Brand Strategy Boosters: 6 Steps to a Verbal Identity that Converts
Words matter. And yet the efforts put into building a verbal identity are often treated as secondary to the visual one.
I've been a writer since I was a kid. I was one of those cool people you went to school with who was always pumped about spelling bees, winning the Halloween poetry contest ("It's Halloween, it's Halloween / the eeriest day I've ever seen..."), and creating (and of course selling, because I was also that kid) tabloid mags for my way-back-in-the-country neighbourhood. (I told you: super cool.)
So words have always mattered to me. Choosing the perfect ones to capture that thought wandering about in my head, searching for bits that had the right resonance and the perfect pitch, and formulating phrases that landed in the precise tempo my ear was listening for - pure bliss. (Swoon.)
Words still matter to me, pretty much more than anything in business. Without them, there is no message to get across. There is no clarity in what you're putting out there. There is no competitive differentiation. There is no ownable market position. There is no brand.
And yet, over the last 20 years, I've observed a lack of legit love for the the written word. As much as builders are happily chatting about the importance of crafting the brand story, crafting a deep verbal identity infrastructure that can be implemented throughout business functions is a road less traveled. (Can't our marketing coordinator do this?) After all, the level of effort, care, and cash put into visual identity elements is a no brainer for most founder-led brands and businesses - of course we're going to have a visual identity, have you ever heard of a brand without a logo?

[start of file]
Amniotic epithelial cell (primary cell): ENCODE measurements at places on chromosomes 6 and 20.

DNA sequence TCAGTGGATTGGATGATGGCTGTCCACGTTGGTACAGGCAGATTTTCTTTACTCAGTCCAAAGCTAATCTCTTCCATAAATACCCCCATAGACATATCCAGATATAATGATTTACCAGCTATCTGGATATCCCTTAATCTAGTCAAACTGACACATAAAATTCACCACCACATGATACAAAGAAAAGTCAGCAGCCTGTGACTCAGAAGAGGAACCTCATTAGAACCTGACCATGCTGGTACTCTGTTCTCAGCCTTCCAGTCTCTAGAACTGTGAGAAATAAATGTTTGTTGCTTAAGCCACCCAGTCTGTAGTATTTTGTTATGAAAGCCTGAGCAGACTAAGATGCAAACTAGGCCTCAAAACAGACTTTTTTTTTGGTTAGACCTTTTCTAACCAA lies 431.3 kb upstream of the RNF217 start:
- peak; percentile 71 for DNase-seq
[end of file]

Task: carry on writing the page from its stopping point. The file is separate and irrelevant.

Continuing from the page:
On the other hand: have you ever heard of a brand without a dictionary? (Lemme guess...)
Well, if your business sells in any way on brand - i.e. you're not a commodity business - and you haven't put this in place, you're missing half of the system.
Given my obsession with powering up founder-led businesses to play with the biggies
(), this one's a no-brainer for me. Building a conversion-oriented verbal identity is a vital - vital - step for founder-led businesses. When designed with a serious conversion focus, it gives you a common, efficient, and growth-oriented language system to use across product, sales, marketing, social, PR, advertising, and customer care. It forms the foundation of your playbooks - your whole go to market strategy is improved. It continually delivers a consistent, ownable competitive position, in a sea of same.
So how do you design sales-driving voice-and-message into your brand playbook?
Clarify your position. Get ultra-sharp on your what / how / who / why of your brand. Get a tight lens on the niche you're trying to fill, without excluding future growth strategy. (If there's language that you use and you love that isn't consistent with where your business is going to be through growth, drop it sooner than later - and figure out how to restate its intent without being misleading.) If you aren't clear here, your ability to drive sales growth over time is going to be stifled.